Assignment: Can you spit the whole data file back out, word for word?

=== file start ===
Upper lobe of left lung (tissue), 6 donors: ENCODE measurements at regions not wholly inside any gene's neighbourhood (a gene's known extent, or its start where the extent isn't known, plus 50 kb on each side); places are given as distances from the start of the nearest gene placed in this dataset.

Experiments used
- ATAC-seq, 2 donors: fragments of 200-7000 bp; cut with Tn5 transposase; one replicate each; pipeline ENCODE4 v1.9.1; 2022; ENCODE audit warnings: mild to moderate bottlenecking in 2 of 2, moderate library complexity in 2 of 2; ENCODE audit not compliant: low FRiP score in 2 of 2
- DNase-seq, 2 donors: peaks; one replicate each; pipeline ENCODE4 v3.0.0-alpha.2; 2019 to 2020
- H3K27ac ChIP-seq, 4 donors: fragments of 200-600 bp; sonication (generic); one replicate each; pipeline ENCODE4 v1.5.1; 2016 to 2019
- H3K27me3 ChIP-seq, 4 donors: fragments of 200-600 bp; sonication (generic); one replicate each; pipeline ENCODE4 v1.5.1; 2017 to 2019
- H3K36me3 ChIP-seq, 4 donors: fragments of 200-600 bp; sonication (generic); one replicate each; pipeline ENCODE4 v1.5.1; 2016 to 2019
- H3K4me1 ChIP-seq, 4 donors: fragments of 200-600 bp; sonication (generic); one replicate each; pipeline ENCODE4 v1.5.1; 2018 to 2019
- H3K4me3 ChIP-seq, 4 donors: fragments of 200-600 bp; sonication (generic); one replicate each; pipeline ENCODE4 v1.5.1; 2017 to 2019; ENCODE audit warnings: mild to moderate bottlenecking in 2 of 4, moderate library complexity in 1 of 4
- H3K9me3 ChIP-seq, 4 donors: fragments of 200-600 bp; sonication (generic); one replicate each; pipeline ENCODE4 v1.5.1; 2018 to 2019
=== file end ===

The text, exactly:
Upper lobe of left lung (tissue), 6 donors: ENCODE measurements at regions not wholly inside any gene's neighbourhood (a gene's known extent, or its start where the extent isn't known, plus 50 kb on each side); places are given as distances from the start of the nearest gene placed in this dataset.

Experiments used
- ATAC-seq, 2 donors: fragments of 200-7000 bp; cut with Tn5 transposase; one replicate each; pipeline ENCODE4 v1.9.1; 2022; ENCODE audit warnings: mild to moderate bottlenecking in 2 of 2, moderate library complexity in 2 of 2; ENCODE audit not compliant: low FRiP score in 2 of 2
- DNase-seq, 2 donors: peaks; one replicate each; pipeline ENCODE4 v3.0.0-alpha.2; 2019 to 2020
- H3K27ac ChIP-seq, 4 donors: fragments of 200-600 bp; sonication (generic); one replicate each; pipeline ENCODE4 v1.5.1; 2016 to 2019
- H3K27me3 ChIP-seq, 4 donors: fragments of 200-600 bp; sonication (generic); one replicate each; pipeline ENCODE4 v1.5.1; 2017 to 2019
- H3K36me3 ChIP-seq, 4 donors: fragments of 200-600 bp; sonication (generic); one replicate each; pipeline ENCODE4 v1.5.1; 2016 to 2019
- H3K4me1 ChIP-seq, 4 donors: fragments of 200-600 bp; sonication (generic); one replicate each; pipeline ENCODE4 v1.5.1; 2018 to 2019
- H3K4me3 ChIP-seq, 4 donors: fragments of 200-600 bp; sonication (generic); one replicate each; pipeline ENCODE4 v1.5.1; 2017 to 2019; ENCODE audit warnings: mild to moderate bottlenecking in 2 of 4, moderate library complexity in 1 of 4
- H3K9me3 ChIP-seq, 4 donors: fragments of 200-600 bp; sonication (generic); one replicate each; pipeline ENCODE4 v1.5.1; 2018 to 2019